The Zika virus is an emerging public health crisis of international concern, as thousands to potentially millions of people – primarily in Latin and South America – have been infected by the mosquito-borne virus.
The Zika virus is primarily transmitted by the Aedes Aegypti mosquito, which is also responsible for spreading dengue, chikungunya and yellow fever. The spread of the Zika virus gives cause for concern as the science linking the disease to birth defects, malformations and neurological disorders in new-borns is becoming clearer. Further observations suggest that Zika infection can lead to Guillain-Barré syndrome, a serious immune system disorder which can cause temporary paralysis. The virus has had a particularly detrimental impact on poor and vulnerable people living within cramped neighbourhoods and slums, as the crowded conditions, lack of clean water and poor sanitation give rise to perfect conditions for the spread of mosquito-borne viruses.
So far, cases of the Zika virus have been reported in Africa, southern Asia, the Pacific and the Americas. The World Health Organisation suggests that between 500,000 and 1.5 million people have been infected within Brazil alone. This number is set to spread, as increased rainfall due to the effects of El Nino is expected to increase the presence of mosquitos within a number of areas.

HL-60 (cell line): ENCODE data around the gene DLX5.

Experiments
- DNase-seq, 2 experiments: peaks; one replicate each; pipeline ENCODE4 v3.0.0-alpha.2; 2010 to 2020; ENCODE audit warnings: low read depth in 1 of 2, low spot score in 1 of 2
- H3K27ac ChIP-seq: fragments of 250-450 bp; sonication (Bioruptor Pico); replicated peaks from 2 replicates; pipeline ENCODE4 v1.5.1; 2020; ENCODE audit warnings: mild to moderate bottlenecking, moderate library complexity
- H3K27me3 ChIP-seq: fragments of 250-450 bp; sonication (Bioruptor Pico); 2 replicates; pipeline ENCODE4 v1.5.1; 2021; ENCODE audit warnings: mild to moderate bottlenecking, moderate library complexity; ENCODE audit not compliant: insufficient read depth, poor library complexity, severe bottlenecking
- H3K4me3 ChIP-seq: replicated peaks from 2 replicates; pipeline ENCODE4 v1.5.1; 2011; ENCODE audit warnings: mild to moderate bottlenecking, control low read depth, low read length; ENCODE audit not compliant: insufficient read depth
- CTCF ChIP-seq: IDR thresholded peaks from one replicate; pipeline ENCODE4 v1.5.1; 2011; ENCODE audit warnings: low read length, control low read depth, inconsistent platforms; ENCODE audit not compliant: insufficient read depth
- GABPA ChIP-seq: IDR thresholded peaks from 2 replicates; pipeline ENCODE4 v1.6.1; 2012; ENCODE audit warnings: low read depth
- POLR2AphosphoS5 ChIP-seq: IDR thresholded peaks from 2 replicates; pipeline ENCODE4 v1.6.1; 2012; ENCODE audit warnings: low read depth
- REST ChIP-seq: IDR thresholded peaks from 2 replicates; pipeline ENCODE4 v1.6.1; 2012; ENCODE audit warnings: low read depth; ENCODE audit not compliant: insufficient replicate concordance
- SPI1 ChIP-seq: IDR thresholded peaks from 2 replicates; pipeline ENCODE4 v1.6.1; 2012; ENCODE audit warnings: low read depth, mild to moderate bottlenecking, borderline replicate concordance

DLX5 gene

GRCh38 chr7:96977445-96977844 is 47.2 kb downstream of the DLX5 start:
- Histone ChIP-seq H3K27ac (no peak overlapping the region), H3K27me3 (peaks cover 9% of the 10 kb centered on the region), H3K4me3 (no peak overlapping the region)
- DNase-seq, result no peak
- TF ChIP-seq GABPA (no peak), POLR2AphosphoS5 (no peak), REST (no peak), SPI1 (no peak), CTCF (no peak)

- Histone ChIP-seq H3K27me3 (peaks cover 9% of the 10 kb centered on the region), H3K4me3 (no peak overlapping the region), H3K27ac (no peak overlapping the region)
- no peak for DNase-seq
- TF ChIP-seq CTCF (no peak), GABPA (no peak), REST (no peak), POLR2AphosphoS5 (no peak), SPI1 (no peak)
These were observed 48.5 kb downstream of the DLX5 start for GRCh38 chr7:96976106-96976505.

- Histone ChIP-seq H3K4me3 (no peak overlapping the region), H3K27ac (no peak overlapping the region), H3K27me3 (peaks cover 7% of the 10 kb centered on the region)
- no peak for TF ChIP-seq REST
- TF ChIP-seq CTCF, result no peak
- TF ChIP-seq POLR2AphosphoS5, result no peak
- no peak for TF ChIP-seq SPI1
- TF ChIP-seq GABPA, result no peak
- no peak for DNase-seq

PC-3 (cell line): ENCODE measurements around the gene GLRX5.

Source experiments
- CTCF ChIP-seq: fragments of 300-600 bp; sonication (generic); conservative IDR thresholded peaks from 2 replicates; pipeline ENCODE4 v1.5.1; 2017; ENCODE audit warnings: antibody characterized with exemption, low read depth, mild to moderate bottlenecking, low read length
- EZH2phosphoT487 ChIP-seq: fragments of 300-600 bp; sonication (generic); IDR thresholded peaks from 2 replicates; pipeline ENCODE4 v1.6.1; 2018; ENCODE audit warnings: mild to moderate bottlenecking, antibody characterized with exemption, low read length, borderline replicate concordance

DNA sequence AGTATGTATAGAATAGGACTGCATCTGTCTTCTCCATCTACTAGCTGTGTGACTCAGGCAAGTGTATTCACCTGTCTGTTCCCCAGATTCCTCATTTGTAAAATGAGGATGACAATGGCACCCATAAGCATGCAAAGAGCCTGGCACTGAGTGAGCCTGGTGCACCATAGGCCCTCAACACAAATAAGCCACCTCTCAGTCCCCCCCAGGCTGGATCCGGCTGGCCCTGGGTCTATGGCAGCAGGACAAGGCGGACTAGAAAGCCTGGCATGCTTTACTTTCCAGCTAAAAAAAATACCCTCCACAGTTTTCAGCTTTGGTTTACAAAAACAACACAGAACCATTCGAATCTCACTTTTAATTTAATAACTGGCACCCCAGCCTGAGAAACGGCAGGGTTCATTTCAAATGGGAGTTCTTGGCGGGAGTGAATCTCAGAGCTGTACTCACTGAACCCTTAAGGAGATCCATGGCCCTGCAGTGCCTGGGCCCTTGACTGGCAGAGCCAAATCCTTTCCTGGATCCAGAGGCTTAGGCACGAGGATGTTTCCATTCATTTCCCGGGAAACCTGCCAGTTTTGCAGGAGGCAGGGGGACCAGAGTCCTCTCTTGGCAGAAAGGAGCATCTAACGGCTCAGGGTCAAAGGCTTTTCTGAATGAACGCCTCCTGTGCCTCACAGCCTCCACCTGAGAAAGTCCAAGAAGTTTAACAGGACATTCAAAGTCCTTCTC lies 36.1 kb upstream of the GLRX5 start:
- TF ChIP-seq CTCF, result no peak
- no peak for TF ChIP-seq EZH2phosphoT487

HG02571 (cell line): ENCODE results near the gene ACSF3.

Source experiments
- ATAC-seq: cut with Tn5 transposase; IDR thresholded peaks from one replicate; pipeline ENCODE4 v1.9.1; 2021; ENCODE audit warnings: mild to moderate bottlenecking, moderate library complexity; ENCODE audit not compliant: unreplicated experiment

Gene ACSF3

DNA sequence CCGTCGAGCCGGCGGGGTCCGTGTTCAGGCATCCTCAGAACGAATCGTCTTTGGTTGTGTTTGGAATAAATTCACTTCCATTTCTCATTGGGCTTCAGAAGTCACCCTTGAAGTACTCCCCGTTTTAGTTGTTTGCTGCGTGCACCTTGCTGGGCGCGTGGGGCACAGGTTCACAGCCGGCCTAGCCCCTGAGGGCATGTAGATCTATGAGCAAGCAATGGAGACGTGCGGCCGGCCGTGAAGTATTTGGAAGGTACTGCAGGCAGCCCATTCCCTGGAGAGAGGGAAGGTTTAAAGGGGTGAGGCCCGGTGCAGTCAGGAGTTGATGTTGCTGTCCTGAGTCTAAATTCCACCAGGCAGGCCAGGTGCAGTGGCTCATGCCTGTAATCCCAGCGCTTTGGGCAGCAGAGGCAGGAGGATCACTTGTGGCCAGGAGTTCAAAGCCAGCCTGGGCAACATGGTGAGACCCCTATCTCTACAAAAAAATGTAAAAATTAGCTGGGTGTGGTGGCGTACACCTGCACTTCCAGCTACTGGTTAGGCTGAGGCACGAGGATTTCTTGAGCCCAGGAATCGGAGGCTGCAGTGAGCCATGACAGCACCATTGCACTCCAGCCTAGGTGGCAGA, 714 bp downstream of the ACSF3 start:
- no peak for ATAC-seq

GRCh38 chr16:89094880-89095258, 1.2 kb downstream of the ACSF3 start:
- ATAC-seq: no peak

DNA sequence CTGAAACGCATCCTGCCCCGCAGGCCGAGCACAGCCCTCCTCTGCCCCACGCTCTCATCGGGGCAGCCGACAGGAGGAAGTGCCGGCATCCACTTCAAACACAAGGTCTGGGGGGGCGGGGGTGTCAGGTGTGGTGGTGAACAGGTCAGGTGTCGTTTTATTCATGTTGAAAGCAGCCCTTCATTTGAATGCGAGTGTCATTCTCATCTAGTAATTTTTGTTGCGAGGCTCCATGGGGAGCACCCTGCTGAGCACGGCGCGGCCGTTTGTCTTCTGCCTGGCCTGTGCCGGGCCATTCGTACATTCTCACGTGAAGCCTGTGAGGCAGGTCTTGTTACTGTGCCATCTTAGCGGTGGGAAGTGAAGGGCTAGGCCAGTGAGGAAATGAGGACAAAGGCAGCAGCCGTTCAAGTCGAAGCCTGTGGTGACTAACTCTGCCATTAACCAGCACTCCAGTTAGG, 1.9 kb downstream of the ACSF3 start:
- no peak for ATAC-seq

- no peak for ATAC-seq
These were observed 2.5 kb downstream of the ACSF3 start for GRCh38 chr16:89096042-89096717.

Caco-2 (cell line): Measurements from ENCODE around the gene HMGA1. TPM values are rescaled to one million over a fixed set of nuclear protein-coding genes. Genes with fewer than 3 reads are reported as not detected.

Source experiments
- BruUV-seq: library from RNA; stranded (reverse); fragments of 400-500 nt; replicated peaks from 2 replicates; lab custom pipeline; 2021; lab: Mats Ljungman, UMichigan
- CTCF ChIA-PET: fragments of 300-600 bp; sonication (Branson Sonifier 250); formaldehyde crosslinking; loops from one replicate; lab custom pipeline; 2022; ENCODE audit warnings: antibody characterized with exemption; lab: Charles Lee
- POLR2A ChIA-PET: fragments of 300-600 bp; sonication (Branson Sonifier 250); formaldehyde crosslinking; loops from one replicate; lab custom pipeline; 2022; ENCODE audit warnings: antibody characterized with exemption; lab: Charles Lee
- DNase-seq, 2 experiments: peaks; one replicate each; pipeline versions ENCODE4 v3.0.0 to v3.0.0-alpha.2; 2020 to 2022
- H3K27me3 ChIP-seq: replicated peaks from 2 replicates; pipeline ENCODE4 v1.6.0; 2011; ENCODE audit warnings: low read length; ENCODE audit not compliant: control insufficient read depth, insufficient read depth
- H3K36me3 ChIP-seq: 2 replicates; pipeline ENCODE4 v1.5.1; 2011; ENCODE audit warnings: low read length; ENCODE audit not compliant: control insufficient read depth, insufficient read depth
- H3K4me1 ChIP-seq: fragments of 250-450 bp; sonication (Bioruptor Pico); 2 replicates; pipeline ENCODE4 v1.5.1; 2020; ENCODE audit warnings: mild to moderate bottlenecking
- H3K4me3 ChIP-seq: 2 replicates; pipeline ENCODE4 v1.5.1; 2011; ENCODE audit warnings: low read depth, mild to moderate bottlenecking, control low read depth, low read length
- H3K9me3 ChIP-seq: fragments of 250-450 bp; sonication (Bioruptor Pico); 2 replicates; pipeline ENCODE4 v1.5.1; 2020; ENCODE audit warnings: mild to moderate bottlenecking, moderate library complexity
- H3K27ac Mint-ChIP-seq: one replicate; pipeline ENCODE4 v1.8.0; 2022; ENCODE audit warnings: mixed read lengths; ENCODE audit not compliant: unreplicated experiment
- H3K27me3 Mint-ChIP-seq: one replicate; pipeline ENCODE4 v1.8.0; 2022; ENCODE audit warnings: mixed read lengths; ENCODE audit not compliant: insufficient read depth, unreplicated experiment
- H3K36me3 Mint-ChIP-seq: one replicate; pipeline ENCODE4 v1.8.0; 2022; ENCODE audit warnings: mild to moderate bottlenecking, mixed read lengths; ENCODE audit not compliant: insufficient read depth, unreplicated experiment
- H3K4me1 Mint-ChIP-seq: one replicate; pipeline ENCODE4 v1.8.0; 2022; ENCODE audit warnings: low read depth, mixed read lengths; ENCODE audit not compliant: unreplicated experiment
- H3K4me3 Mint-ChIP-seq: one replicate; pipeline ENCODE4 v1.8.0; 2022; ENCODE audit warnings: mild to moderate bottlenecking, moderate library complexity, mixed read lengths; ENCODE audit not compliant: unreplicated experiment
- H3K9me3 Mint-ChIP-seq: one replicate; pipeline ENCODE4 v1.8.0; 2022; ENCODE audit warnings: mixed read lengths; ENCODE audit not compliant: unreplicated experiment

Save the Children’s response to the epidemic is orientated towards prevention. We are working with individuals and communities to increase their capacity to prevent Zika through education and awareness around vector control to reduce the prevalence of mosquitos and personal risk prevention, as well as disease identification and care – particularly for pregnant women. We are advocating for greater knowledge on comprehensive sex education, as well as improved access to contraception, condoms for disease prevention, and emergency contraception to reduce the number of unintended pregnancies, especially among adolescents. We are also providing supplies such as insect repellent and mosquito nets, to try and limit the spread. In the longterm we will also be working with families, communities and educational systems to ensure that children born with birth defects due to the Zika virus are not stigmatised, but supported. Our community mobilization and education, as well as vector control messages, will be carried out within 11 countries to benefit over 1.6 million people.